Franklin Odo, a third- generation Japanese American, renowned scholar, historian, activist and pioneer of Asian American studies, died Sept. 28.
Odo, 83, was the first Kaimuki High School graduate to attend Princeton University and made significant contributions to the fields of Asian American and ethnic studies throughout the country. He also received both the President’s Award of the Japanese American Citizens League and an award from the Organization of Chinese Americans in 2008, and the Association for Asian American Studies Lifetime Achievement Award in 2012.
Odo was born May 6, 1939, in Honolulu — the oldest sibling among his two sisters and brother. His parents owned a general store during the Depression. But when World War II ended, his parents decided to become farmers, according to Odo’s son, Jonathan.
Odo spent much of his youth farming and taking care of his younger siblings, whom he often cooked for. He enjoyed sports and was particularly proud of having been an Eagle Scout, Jonathan Odo said.
After graduating from Kaimuki High School, Odo completed his bachelor’s degree in Asian studies before going on to Harvard to complete his master’s degree in East Asian regional studies. He then returned to Princeton to complete his doctoral degree in Japanese history.
In his early career Odo taught at a handful of colleges in Los Angeles while advocating for the creation of more Asian American studies and ethnic studies programs and departments. He moved back to Oahu when the University of Hawaii at Manoa established its ethnic studies program in 1978, when Odo took on the role as the program’s first director.
From there, Odo served two years as president of the Association for Asian American Studies and was a board member and then chair of the Hawaii State Foundation on Culture and the Arts for several years. In the 1990s he also held visiting professorships at the University of Pennsylvania, Hunter College, Columbia University and Princeton University.
From 1997 to 2010, Odo served as founding director of the Smithsonian Asian Pacific American Program in Washington, D.C., and became the first Asian Pacific American curator at the National Museum of American History. He also spent a year as interim chief of the Asian Division at the Library of Congress before resuming teaching at Amherst College.
From 2015 until his death, Odo taught at Amherst College, where he worked with students and colleagues to more than double the number of professors and courses offering Asian Pacific American studies. Amherst College’s recently formed Asian American Alumni Fellowship Network has since announced a senior thesis prize in Odo’s name.
Those who knew Odo say that his advocacy and mentorship are huge parts of his legacy.
“He liked to share what he knew and help other people learn things,” said his good friend Chris Conybeare. “Even though he could be very firm as an activist or an advocate, it never came across as arrogance. … He was firm about it, but he was welcoming to you and your ideas.”
Throughout his life Odo volunteered his time with numerous organizations, including the 1882 Foundation, Asians United to Raise Awareness and the Honolulu Chapter of the Japanese American Citizens League. His testimony to the Commission on Wartime Relocation and Internment of Civilians was instrumental in memorializing the Hawaii wartime experience and ensuring its inclusion in the 1988 Civil Liberties Act.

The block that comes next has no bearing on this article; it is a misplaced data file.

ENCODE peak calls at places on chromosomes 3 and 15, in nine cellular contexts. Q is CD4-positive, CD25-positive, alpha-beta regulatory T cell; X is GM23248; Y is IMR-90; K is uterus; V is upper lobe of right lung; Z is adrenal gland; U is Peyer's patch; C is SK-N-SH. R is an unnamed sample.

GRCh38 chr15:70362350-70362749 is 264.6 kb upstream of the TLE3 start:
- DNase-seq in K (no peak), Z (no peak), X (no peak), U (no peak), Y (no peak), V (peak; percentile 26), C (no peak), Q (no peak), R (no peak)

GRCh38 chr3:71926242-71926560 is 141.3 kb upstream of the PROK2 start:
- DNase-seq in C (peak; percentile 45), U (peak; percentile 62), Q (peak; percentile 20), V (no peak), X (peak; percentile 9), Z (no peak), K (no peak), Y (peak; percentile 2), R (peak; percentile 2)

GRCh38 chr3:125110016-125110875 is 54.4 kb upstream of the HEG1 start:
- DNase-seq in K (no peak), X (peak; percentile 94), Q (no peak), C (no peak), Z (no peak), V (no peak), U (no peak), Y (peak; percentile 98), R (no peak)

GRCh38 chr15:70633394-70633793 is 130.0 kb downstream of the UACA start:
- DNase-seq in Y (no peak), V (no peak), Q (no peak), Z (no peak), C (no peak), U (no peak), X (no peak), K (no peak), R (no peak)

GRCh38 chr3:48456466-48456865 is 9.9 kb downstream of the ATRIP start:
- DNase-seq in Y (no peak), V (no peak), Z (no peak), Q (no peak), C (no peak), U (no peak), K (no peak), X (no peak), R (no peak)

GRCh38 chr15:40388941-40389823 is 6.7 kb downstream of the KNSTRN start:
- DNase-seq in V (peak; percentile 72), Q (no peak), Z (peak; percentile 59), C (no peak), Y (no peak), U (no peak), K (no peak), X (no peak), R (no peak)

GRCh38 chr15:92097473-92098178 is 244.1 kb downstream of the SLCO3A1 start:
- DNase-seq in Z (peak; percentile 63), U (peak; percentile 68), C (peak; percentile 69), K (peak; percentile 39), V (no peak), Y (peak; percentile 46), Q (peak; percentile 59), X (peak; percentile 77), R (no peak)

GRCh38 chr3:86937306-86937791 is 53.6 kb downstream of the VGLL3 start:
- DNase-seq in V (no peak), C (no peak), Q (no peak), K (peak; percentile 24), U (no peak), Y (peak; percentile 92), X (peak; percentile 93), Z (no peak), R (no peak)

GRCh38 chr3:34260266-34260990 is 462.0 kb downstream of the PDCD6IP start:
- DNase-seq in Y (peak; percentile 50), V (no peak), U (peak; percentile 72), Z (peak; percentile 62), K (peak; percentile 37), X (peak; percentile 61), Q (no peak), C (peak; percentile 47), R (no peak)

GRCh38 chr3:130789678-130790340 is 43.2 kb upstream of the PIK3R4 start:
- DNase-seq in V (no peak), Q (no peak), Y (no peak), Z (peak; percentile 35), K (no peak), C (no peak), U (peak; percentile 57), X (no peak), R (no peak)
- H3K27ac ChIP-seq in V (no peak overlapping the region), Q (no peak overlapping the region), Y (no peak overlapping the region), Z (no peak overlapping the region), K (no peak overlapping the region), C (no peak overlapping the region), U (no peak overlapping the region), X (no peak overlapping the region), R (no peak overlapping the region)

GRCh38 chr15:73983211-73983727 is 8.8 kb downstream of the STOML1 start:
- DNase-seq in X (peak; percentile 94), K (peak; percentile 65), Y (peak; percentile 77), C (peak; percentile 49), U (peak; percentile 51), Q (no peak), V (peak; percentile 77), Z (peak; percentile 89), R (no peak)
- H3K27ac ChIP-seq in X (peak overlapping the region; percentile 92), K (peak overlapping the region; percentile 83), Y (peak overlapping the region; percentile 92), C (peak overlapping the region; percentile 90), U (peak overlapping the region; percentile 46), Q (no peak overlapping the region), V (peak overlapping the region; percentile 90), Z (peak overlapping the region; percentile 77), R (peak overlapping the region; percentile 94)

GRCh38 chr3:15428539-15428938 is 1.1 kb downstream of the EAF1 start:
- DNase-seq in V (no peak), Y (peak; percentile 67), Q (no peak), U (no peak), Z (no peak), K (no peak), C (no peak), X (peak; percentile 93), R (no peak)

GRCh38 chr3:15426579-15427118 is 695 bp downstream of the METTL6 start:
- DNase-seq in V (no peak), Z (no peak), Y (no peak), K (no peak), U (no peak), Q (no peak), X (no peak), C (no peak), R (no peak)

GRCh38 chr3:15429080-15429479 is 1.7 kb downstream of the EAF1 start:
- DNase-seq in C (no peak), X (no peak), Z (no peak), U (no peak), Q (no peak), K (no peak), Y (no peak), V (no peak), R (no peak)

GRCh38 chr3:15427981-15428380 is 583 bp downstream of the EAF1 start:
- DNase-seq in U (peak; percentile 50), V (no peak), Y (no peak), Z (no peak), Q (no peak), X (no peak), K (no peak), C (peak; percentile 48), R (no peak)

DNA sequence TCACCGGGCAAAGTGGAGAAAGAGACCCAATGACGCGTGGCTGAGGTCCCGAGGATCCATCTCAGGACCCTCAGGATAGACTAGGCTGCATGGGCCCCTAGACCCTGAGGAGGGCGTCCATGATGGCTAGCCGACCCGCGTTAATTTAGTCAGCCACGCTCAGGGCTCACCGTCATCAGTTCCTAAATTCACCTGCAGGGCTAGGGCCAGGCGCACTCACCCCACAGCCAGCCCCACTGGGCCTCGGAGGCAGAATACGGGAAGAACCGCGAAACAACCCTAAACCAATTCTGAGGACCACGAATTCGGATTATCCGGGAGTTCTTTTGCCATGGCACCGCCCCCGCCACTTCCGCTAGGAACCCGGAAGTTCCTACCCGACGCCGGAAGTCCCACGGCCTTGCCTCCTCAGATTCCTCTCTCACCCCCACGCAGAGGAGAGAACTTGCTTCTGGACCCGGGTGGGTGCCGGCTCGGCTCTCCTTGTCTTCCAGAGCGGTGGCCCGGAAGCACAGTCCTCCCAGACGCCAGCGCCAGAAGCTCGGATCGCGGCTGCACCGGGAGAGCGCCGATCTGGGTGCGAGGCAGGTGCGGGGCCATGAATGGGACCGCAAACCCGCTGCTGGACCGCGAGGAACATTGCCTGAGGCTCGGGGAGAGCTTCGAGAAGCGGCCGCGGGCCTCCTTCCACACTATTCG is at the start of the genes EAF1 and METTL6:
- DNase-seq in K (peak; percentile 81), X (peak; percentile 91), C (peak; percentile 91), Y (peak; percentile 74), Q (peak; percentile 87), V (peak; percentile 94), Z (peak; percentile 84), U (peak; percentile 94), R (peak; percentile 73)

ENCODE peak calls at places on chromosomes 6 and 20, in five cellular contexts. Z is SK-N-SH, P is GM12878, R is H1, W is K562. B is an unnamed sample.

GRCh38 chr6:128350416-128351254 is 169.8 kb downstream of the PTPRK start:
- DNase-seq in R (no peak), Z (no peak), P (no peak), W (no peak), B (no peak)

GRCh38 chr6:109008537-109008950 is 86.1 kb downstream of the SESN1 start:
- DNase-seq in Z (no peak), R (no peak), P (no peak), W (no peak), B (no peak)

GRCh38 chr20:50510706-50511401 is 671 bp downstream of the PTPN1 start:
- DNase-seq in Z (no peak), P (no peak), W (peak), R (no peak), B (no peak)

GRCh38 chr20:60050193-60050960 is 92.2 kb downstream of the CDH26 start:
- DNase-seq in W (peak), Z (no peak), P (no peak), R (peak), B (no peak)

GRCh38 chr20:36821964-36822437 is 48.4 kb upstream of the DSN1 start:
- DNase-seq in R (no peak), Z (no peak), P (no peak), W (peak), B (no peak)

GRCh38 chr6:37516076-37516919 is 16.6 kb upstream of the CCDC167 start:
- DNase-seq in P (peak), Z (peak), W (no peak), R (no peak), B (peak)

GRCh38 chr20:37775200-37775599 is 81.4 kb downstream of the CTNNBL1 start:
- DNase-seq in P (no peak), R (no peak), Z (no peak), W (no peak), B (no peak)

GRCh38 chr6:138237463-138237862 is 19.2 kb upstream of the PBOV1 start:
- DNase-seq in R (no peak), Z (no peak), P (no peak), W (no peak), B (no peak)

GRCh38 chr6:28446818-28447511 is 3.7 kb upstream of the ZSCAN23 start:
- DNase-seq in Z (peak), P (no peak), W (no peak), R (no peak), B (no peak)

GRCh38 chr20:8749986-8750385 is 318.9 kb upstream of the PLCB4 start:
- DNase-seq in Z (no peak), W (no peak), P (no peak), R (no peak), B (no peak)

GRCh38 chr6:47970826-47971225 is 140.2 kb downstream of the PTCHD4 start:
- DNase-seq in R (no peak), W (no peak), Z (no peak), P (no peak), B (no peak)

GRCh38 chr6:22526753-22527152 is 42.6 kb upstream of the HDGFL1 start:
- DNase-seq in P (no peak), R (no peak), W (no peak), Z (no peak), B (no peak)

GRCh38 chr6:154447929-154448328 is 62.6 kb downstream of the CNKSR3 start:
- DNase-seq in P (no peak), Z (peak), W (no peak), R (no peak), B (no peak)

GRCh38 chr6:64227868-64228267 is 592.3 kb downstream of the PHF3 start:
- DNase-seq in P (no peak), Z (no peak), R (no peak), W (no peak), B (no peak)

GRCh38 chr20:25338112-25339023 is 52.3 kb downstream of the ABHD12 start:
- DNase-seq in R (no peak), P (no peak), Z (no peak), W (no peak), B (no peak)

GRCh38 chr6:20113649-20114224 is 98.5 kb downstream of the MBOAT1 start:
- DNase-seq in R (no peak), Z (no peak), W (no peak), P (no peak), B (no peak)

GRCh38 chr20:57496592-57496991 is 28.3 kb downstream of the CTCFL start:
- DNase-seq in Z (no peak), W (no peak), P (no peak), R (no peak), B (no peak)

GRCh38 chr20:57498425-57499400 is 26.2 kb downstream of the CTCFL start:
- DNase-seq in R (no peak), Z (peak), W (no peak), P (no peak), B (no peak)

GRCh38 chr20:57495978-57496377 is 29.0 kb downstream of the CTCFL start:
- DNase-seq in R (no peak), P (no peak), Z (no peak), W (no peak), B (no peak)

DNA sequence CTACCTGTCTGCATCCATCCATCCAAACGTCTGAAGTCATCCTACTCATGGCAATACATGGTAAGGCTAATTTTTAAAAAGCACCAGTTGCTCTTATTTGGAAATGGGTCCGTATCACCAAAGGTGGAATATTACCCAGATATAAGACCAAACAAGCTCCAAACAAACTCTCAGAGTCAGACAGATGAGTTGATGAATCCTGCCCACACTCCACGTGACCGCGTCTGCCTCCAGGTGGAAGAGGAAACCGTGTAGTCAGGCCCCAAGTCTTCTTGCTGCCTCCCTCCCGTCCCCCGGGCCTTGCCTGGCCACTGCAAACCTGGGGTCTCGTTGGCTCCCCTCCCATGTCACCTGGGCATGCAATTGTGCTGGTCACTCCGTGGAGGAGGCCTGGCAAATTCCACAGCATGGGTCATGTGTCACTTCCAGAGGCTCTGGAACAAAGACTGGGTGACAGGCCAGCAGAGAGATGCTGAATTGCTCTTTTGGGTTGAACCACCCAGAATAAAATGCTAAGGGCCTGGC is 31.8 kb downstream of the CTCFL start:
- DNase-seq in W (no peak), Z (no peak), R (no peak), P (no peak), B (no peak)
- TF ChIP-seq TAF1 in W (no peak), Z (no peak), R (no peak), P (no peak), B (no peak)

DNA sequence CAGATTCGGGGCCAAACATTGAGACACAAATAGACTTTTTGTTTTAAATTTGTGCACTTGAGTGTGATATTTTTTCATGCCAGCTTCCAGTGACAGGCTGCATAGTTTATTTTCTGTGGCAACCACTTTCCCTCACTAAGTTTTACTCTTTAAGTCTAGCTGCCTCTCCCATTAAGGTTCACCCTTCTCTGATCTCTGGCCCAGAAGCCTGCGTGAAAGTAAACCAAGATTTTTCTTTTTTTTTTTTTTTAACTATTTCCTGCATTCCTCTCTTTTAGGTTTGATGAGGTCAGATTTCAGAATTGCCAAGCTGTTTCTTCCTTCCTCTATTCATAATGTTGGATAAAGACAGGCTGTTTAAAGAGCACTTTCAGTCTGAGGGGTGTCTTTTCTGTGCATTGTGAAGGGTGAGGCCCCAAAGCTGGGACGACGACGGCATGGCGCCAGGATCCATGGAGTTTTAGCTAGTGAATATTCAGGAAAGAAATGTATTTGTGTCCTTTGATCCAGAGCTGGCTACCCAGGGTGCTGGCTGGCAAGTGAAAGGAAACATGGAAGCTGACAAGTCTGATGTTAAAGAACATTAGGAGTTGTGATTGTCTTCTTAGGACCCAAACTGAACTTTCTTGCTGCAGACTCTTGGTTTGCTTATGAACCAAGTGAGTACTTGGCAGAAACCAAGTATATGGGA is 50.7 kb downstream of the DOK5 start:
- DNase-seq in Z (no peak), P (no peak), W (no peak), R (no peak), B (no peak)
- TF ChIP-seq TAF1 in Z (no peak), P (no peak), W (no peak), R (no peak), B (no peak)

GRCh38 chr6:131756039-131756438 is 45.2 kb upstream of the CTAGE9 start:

He also more recently advised the National Park Service on representing the history of Japanese incarceration and edited its 2021 theme study series on Asian American and Pacific Islander historic landmarks.
Gerald Kato, an acquaintance of Odo’s and a fellow staff member at the University of Hawaii at Manoa, described the scholar’s work as groundbreaking.
“He was very instrumental in communicating to the rest of the world Hawaii’s history and culture, the diversity of people — Native Hawaiians, Asian Americans from Japan, China, Korea, South Vietnam and across the Pacific,” Kato said. “He had a great appreciation of what the diverse cultures of Hawaii were all about.”
Conybeare and Odo became fast friends after working together on a documentary for a television program that Conybeare oversaw called “Rice and Roses.”
“He could transmit this enthusiasm about appreciating hidden history and how you could find it from talking to the people themselves,” Conybeare said. “He helped me learn to appreciate Hawaii’s history and culture, as well as the history and culture of Asian Americans.”
Being a good father was also an important aspect of Odo’s life, Jonathan Odo said. He remembers his father as kind, nurturing, instructive, hardworking and always encouraging his children to think critically on matters.
“It was natural for him to think about trying to connect and interact with people in a way that they really understood,” his son said.
In the months leading up to Odo’s death, the impacts that he had became apparent through the community’s outreach to his family, said his son.
“He really wanted to change the world for the better,” Jonathan Odo said. “That’s a life well lived when you were able to have such a wonderful and profound impact on so many people. And I know that’s something that he really was proud of as well.”
Franklin Odo is survived by wife Enid, with whom he had just celebrated 59 years of marriage; sons David and Jonathan; daughter Rachel; brother Alan; and four grandchildren.
The family is scheduled to hold a private memorial service and asks that in lieu of flowers, people consider donating to the University of Hawaii Foundation’s Franklin S. Odo Fund to continue his legacy there.
Linsey Dower covers ethnic and cultural affairs and is a corps member of Report for America, a national service organization that places journalists in local newsrooms to report on undercovered issues and communities.